The Bottom Line: A timely sci-fi thriller that earns its suspense honestly and delivers compelling plot twists until the very end.
That’s one of the key questions explored in Derik Cavignano’s sci-fi thriller, The Righteous and the Wicked. As the book opens, accountant Jacob Hanley is finishing a restaurant meal when an old man enters who appears to be suffering from dementia. The old man warns customers to beware of something called “The Order.” Then he dies.
The cleverly crafted setup is so effective because it’s actually so common. In an age where dementia has become commonplace, we tend to dismiss ranting old coots as delusional. In The Righteous and the Wicked, Cavignano poses an interesting question: what if they are actually the ones with a tighter grip on reality?
It’s a provocative question that only gets more intriguing. When the coroner determines that the dead man was in fact just 30 years old, Jacob’s curiosity draws him in. What he discovers about The Order leads to a life-or-death struggle with mortal consequences.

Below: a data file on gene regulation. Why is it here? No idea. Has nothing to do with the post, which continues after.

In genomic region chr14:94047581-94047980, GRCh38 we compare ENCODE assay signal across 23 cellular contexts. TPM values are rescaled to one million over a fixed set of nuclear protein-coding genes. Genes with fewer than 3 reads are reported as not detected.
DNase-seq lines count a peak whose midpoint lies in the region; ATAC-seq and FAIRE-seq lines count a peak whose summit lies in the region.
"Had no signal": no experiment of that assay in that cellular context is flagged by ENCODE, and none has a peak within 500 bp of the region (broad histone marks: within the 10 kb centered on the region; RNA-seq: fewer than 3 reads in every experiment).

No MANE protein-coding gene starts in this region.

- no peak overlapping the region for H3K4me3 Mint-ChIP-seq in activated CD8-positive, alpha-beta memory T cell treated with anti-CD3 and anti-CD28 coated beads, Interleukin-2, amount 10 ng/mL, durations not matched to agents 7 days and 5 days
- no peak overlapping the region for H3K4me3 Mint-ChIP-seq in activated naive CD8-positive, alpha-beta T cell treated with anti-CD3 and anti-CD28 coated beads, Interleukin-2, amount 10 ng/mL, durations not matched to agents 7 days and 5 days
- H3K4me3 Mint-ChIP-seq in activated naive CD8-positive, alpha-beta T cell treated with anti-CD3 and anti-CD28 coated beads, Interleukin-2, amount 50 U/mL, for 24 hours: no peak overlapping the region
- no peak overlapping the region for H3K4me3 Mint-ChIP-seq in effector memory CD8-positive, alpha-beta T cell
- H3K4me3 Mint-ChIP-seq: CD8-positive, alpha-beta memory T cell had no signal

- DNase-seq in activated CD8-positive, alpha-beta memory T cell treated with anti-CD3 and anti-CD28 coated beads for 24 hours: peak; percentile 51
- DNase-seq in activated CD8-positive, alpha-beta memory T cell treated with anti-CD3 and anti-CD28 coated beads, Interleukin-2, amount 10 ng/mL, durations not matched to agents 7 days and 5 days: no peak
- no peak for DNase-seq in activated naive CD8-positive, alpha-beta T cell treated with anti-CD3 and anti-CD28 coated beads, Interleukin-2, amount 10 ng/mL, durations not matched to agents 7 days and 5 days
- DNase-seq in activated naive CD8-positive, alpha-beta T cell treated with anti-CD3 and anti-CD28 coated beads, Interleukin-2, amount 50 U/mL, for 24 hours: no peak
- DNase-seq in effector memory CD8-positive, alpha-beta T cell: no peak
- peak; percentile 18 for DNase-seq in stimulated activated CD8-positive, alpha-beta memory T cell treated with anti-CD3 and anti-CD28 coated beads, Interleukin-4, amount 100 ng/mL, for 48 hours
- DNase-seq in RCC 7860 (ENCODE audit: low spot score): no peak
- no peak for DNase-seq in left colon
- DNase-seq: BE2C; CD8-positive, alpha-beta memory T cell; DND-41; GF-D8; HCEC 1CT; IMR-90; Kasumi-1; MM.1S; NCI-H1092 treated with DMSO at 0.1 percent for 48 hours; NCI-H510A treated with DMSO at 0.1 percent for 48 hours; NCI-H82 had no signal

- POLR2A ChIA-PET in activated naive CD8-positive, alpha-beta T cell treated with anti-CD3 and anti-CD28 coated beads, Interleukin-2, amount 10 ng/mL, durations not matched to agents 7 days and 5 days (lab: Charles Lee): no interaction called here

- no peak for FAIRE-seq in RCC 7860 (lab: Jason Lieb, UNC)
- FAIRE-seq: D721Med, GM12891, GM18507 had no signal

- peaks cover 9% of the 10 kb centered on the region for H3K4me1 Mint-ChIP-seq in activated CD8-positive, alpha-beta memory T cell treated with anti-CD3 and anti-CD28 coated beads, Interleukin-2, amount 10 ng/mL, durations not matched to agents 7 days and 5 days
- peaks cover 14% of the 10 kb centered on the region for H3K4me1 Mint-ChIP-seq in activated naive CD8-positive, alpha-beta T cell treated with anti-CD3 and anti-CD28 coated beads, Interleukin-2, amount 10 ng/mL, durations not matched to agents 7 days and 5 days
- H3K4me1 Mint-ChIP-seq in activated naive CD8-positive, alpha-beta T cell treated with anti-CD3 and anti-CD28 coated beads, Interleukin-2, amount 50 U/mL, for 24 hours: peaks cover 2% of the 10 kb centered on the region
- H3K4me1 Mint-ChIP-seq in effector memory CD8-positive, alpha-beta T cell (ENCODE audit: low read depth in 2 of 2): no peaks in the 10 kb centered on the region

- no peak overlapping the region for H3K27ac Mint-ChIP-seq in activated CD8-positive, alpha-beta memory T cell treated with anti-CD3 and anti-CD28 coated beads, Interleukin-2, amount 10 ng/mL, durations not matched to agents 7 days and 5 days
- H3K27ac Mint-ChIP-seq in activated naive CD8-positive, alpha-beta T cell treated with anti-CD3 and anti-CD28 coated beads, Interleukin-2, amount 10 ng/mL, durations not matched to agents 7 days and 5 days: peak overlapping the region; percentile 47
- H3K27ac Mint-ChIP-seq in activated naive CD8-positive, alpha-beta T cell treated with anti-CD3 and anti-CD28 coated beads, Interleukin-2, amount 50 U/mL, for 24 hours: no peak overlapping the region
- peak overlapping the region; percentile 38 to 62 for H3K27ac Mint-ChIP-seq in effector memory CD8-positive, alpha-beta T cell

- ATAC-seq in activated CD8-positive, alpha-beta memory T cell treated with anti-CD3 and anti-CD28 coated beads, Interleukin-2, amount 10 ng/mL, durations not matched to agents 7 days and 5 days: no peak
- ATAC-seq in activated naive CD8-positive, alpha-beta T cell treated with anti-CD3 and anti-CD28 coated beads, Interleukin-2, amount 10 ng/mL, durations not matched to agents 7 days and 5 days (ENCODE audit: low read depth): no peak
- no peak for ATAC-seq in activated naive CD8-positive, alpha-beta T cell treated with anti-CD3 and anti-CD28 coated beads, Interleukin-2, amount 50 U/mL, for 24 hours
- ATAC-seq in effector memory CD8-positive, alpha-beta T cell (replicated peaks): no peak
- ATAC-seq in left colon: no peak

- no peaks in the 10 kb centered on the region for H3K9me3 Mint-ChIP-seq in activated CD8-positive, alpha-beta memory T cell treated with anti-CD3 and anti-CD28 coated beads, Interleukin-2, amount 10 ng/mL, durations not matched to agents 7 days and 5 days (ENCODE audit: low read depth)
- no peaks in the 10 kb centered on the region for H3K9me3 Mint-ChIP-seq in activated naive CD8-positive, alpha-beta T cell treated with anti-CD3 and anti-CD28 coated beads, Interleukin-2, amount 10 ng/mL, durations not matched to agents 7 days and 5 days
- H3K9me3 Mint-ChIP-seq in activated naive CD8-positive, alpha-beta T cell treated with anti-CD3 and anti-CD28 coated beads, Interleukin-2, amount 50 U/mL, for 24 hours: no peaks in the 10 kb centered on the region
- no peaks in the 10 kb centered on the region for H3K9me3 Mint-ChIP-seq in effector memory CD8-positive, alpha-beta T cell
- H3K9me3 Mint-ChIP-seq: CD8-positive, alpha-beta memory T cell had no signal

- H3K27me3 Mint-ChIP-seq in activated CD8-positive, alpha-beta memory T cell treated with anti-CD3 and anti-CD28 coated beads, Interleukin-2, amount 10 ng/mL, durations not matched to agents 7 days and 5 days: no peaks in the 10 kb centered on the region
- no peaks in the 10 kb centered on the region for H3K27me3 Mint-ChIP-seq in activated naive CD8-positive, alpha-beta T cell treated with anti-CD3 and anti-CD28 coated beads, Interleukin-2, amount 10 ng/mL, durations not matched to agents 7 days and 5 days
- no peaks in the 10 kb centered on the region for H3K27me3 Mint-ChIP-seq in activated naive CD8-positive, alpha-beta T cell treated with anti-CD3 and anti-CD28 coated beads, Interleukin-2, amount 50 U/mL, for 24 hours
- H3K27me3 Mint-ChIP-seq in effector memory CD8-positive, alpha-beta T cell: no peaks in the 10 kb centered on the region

In addition to its tantalizing plot, the book also delivers a deliciously compelling villain. Hans Streisser – aka The Great Elder – was one of the original scientists on the Philadelphia Experiment, a project designed to render ships invisible to radar. These days, Striesser heads up a controversial biotech firm that has its fingers into everyting from organ farming to artificial intelligence.
It’s the perfect setup for a wildly entertaining book that pits Jacob against a worthy adversary.